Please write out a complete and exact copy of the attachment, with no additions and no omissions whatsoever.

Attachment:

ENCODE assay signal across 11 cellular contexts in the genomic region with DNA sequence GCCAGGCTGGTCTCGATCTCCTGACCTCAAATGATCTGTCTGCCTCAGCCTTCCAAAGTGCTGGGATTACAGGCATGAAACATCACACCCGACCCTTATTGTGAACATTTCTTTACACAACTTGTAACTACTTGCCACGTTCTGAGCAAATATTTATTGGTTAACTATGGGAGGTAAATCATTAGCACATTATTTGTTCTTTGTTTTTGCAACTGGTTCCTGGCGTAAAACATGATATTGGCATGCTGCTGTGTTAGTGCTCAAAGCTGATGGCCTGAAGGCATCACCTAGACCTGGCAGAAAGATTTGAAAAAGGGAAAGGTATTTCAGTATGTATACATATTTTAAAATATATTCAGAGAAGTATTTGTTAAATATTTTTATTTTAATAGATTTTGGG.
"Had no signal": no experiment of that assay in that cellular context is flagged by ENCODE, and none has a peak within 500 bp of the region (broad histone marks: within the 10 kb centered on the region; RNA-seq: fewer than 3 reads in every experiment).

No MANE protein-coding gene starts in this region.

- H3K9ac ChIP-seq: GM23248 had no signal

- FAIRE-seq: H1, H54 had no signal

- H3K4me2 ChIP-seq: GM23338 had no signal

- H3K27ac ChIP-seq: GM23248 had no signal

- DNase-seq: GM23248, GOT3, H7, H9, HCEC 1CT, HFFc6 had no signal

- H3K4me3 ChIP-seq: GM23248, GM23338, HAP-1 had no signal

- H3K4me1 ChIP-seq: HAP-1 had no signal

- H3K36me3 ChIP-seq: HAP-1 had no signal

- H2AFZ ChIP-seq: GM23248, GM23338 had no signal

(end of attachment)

ENCODE assay signal across 11 cellular contexts in the genomic region with DNA sequence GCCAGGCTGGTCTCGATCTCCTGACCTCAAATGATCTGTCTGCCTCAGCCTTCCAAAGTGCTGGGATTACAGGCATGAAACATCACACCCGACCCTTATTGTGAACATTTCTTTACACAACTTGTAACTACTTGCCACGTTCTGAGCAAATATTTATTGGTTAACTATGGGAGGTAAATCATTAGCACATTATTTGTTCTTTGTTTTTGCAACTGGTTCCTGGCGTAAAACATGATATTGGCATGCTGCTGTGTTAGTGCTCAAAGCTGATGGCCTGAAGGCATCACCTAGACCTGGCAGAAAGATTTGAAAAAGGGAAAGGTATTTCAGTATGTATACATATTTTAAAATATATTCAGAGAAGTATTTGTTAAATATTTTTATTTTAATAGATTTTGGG.
"Had no signal": no experiment of that assay in that cellular context is flagged by ENCODE, and none has a peak within 500 bp of the region (broad histone marks: within the 10 kb centered on the region; RNA-seq: fewer than 3 reads in every experiment).

No MANE protein-coding gene starts in this region.

- H3K9ac ChIP-seq: GM23248 had no signal

- FAIRE-seq: H1, H54 had no signal

- H3K4me2 ChIP-seq: GM23338 had no signal

- H3K27ac ChIP-seq: GM23248 had no signal

- DNase-seq: GM23248, GOT3, H7, H9, HCEC 1CT, HFFc6 had no signal

- H3K4me3 ChIP-seq: GM23248, GM23338, HAP-1 had no signal

- H3K4me1 ChIP-seq: HAP-1 had no signal

- H3K36me3 ChIP-seq: HAP-1 had no signal

- H2AFZ ChIP-seq: GM23248, GM23338 had no signal